We could be looking at ‘hard Brexit’: But what does it mean?

Posted By: January 17, 2017

Downing Street braced for a hit on sterling but what should Ireland worry about?

  Cliff Taylor. Irish Times. Dublin. Sunday, January 15, 2017
British prime minister Theresa May is to give a major speech on Brexit on Tuesday. Weekend leaks to the British press suggest that she will point to the likelihood of a “hard Brexit,” involving Britain cutting a lot of its existing ties with the EU.

Because Britain wants to control immigration from other EU countries, and escape the jurisdiction of the European Court of Justice, it has looked likely for some time that it would leave the EU single market, a cornerstone of the EU which allows the free movement of goods, services, capital and people.

Britain may also leave the customs union – though its approach here is still not clear and some cabinet members reportedly want to retain membership. The customs union sets common rules for goods coming in from outside the EU and thus promotes the free flow of goods within the single market without customs borders.

Britain wants to strike new trade deals with other countries – May’s speech will apparently refer to a “global Britain.”This may force it to also leave the customs union, as all members of such a union must have the same deals with third countries. However, some official sources are quoted this weekend saying that Britain may not want to leave the customs unions entirely. It is not clear what this means.

One thing to watch in the days ahead will be the trend in sterling. Weekend reports said that Downing Street was braced for a hit on the currency as the hard Brexit rhetoric is stepped up. This could make life harder for Irish exporters, who have got some relief as Sterling has clawed back some of the losses made after the Brexit vote.

Here are what the key issues mean for Ireland:

–The Single Market and the Customs Union: Britain looks increasingly likely to leave the single market. This raises questions about the future of the common travel area between Ireland and Britain – and the freedom for Irish people to work in Britain and visa verse. If Britain wants to control immigration from the rest of the EU, will it maintain special arrangements with Ireland? And how will it control people moving through Ireland to Britain from other EU member states?

If Britain also leaves the customs union, it also means some kind of control on the flow of goods through the Irish Border would be inevitable, though indications are that attempts will be made to continue the free flow of people across the Border. Will this means cars will travel freely, but there will be queues of lorriers? Sources in Dublin say technology may allow the flow of goods to be monitored without physical checks on all lorries at the Border, though how this will all work is not yet clear.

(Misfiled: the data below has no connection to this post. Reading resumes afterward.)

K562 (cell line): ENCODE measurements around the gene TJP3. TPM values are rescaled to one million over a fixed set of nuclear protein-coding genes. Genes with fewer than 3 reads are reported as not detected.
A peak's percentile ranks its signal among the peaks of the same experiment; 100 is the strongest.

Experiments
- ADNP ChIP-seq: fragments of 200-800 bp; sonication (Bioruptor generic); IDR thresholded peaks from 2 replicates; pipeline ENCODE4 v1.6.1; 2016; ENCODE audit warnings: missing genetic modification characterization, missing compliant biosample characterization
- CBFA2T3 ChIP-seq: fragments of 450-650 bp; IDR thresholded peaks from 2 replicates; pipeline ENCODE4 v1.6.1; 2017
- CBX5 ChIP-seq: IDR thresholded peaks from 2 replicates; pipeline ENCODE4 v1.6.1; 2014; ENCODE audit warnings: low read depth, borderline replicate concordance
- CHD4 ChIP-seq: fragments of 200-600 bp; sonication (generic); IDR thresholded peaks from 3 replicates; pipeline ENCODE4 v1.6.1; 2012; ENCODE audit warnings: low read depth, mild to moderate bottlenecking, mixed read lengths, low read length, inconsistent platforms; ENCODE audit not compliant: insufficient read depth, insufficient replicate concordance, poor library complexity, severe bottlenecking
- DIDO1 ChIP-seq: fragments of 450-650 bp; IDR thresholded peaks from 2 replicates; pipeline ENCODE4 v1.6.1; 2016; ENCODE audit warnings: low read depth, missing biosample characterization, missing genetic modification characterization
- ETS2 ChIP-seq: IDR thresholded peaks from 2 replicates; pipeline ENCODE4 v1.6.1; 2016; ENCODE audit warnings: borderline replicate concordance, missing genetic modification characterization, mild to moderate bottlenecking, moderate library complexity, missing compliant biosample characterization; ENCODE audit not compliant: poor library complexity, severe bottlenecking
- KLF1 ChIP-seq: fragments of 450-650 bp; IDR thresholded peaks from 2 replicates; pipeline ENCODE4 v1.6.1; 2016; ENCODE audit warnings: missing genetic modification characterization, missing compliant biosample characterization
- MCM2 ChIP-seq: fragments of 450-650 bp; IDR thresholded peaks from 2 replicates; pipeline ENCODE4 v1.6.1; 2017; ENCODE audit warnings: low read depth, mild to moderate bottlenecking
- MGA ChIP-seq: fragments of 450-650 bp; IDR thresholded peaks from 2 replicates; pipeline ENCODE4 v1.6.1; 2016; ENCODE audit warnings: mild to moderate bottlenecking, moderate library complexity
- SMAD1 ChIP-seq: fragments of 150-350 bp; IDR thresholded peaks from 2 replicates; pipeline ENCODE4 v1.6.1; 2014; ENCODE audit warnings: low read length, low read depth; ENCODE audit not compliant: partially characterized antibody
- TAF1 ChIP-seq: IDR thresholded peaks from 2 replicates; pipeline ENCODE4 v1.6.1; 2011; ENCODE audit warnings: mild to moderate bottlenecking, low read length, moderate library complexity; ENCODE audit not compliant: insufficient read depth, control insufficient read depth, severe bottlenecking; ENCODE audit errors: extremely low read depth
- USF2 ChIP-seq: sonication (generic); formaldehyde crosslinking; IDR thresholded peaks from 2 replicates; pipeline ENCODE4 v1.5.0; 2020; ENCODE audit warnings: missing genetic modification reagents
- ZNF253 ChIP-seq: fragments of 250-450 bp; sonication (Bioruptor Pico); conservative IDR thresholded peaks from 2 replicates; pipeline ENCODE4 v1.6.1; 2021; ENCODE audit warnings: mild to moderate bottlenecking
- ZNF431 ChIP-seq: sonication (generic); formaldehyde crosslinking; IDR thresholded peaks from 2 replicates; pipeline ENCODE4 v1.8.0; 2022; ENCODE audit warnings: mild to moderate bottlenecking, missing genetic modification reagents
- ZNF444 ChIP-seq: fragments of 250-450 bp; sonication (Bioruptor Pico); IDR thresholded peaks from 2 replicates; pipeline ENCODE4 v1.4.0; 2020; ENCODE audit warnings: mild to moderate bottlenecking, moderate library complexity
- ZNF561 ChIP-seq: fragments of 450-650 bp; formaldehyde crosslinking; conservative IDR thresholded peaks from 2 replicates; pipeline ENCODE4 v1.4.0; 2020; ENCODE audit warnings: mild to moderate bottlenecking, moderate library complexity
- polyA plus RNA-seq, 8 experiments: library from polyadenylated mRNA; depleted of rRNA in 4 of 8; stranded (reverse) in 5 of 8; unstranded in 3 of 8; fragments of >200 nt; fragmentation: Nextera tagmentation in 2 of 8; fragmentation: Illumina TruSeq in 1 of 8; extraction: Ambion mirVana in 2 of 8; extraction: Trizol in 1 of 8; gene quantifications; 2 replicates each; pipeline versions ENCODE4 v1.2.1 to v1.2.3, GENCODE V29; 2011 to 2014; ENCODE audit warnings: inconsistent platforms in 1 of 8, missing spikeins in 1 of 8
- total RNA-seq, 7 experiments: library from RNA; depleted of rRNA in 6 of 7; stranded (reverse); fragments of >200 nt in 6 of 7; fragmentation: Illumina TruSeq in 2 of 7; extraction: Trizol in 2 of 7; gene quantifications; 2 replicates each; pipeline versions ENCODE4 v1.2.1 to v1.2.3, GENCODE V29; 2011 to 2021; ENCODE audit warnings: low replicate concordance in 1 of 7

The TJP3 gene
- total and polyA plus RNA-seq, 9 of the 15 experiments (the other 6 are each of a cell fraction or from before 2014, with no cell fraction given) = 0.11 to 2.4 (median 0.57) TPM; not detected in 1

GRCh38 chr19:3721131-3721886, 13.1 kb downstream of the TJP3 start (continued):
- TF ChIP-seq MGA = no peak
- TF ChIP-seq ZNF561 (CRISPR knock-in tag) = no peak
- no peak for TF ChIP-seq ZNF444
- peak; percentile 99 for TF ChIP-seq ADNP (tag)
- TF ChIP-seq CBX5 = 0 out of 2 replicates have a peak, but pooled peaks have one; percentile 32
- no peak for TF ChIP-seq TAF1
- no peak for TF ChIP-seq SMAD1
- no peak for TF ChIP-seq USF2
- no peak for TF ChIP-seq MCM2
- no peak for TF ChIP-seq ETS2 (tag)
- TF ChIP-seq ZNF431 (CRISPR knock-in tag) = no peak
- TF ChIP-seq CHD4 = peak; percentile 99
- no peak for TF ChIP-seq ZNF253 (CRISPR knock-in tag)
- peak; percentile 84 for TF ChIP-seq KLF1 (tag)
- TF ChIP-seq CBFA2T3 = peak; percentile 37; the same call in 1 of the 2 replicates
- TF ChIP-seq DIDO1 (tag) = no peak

Indications of a “ hard” Brexit also raise questions about the long-term trading arrangements between the two countries. If Britain leaves the single market and customs union, then new trading arrangements will have to be negotiated. This raises uncertainty about the future trading rules that will apply to Irish exporters to the UK and to UK exporters to Ireland, as well as between Britain and other EU countries.Typically tariffs – special imports taxes – apply on trade between countries that are not part of a free trade area.

–Transitional deal: One interesting part of the reports this weekend is an apparent acceptance in London that a transitional deal may be needed to cover the period after Britain leaves the EU, but before a new trade deal between Britain and the EU is negotiated. May’s government had said it believed the two sets of negotiations could conclude at the same time.

However, most observers feel a new trade deal with the EU will take much longer to negotiate than Britain’s exit terms. If there were no transitional deal, then after Britain left the EU, tariffs, and non-tariff barriers would be likely to be immediately applied to trade between the EU and UK.

If the transitional deal allowed current arrangements to more or less continue for a period, this would be very much to Ireland’s advantage. However, politically it is not clear whether this will be possible for Britain or the EU.

–The future shape of the British economy:
 Philip Hammond, the chancellor of the exchequer, said in an interview with German paper Die Welt that if Britain did not get access to EU markets after Brexit, it would consider cutting tax to boost its competitiveness. This is seen as a sign that Britain would cut its corporation tax further to attract inward investment. At the moment Britain’s corporation tax rate is 20 percent, and it is due to fall to 17 percent by 2020. Any further reduction would erode Ireland’s advantage in offering a 12.5 per cent corporation tax rate – though of course companies locating in Britain would not have automatic access to the EU market, post-Brexit.